One of the great lessons of ancient Greece is that there is a remedy for the gradual subjection of democracies to empires. There is indeed a power that rose up against the Macedonian monarchs and against Roman imperialism, and embodied ‘the last hope of Greece, the last hope of ancient liberty’. This power was a union of cities, known as the Achaean League.
Bringing together cities rebelling against Macedonian occupation and the tyrants imposed by kings, this league formed a genuine democratic federation. The member cities retained their own constitutions and autonomy in internal affairs, but foreign and military policies were the responsibility of a federal citizens’ assembly, a council of city delegates, and an elected federal strategos.
Polybius, who had been an officer in the armies of the League, wrote the following about the long-time strategos of the Achaeans, Aratus of Sicyon:
All of his schemes and action were directed to one object, the expulsion of the Macedonians from the Peloponnese, the suppression of the tyrants, and the re-establishment on a sure basis of the ancient freedom of every state.
The Achaean League eventually became a great power, unifying almost the entire Peloponnese region. After a long struggle against Macedonian rule, the League was the last Greek state to resist Rome’s imperialism. The Romans finally supported the secession of Sparta and, after the destruction of Corinth in 146 B.C., dissolved the League and reduced Greece to one of their provinces.
Despite this tragic end, many authors have seen the Achaean model as proof that small democracies can stand up to great empires, provided they unite properly. Plutarch wrote:
Just as in running waters, after a few small particles have begun to take a fixed position, others presently are swept against the first, adhere and cling to them, and thus form a fixed and solid mass by mutual support, so the Achaeans, at a time when Greece was weak and easily dissolved and drifting along by individual cities, first united themselves together, and then, by receiving into their number some of the cities round about which they had aided and assisted in shaking off their tyrants, and by uniting others with themselves in a harmonious civil polity, they purposed to form the Peloponnesus into a single political body and one power.
More recently, in Enlightenment Europe, Montesquieu referred to ancient Greece and its leagues of cities to demonstrate that the best way for republics to ensure their survival is to form federations, that is to say, ‘a kind of constitution that has all the internal advantages of a republican, together with the external force of a monarchical, government’.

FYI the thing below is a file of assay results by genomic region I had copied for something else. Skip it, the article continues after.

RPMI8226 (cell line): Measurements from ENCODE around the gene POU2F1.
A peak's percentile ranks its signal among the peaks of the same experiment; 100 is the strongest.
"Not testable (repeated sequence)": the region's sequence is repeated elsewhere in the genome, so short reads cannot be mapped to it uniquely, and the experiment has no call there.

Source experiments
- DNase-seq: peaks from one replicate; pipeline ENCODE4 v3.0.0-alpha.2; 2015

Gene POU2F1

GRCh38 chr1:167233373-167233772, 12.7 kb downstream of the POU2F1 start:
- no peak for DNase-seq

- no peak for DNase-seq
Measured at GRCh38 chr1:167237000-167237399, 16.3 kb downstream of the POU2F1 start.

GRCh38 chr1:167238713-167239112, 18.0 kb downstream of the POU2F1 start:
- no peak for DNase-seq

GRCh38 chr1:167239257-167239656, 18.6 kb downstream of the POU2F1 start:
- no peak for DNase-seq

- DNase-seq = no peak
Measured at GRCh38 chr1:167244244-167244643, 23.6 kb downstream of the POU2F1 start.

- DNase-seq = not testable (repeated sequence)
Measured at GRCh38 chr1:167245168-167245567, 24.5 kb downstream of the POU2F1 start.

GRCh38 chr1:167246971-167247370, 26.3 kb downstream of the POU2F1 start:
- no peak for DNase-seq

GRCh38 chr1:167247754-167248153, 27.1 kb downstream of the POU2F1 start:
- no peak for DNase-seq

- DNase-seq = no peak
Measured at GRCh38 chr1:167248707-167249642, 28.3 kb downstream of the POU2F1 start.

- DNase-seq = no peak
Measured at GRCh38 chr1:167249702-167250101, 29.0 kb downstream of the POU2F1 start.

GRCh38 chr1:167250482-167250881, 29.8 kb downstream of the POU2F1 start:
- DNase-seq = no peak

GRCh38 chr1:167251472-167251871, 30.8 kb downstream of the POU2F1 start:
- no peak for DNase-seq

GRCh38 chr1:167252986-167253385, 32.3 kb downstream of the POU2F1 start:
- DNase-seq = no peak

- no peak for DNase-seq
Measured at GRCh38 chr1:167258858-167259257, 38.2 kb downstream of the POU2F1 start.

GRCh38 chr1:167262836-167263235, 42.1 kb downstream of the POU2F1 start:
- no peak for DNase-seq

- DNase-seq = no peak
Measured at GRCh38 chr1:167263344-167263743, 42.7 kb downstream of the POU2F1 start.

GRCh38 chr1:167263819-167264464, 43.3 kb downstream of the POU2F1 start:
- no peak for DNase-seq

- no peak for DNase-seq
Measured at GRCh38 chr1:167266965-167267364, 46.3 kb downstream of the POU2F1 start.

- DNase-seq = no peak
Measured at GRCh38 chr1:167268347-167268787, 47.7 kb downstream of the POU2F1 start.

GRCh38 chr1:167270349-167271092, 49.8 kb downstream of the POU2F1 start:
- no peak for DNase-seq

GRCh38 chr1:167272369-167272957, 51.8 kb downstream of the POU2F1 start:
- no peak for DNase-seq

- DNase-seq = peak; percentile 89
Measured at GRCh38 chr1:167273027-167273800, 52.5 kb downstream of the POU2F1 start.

Having long been focused exclusively on economic issues and the management of the single market, the EU today sees itself as a geopolitical actor. With the European Defence Fund, the European Commission now seeks to promote European ‘strategic autonomy’; in the framework of its new policy towards China, it also seeks to develop European ‘economic sovereignty’, in particular through foreign investment screening; in the digital sector, it also aims to defend European ‘technological sovereignty’ against American and Chinese giant companies.
This fight is still in its infancy, but as with the Greek cities of 2,200 years ago, unification is the only hope for European democracies to overcome their impotence and resist the domination of empires. European democrats should meditate on the fate of Athens: What is the point of preserving a perfect democracy in principle if your state’s decisions actually depend on the goodwill of an external ruler? For their part, pro-Europeans would do well to take inspiration from the Achaean model. The Achaean League was so popular in ancient Greece because—rather than diluting the city-level democratic processes—, it fully transposed them to the federal level by having the major decisions on war and alliance taken by a citizens’ assembly.
Wondering why so many people considered it an honour to be members of the League, Polybius concluded:
The cause here, I believe to be more or less the following. One could not find a political system and principle so favourable to equality and freedom of speech, in a word so sincerely democratic, as that of the Achaean League.
No democracy without union; no union without democracy.
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My name is Pierre Haroche and I am a specialist in European integration and European security.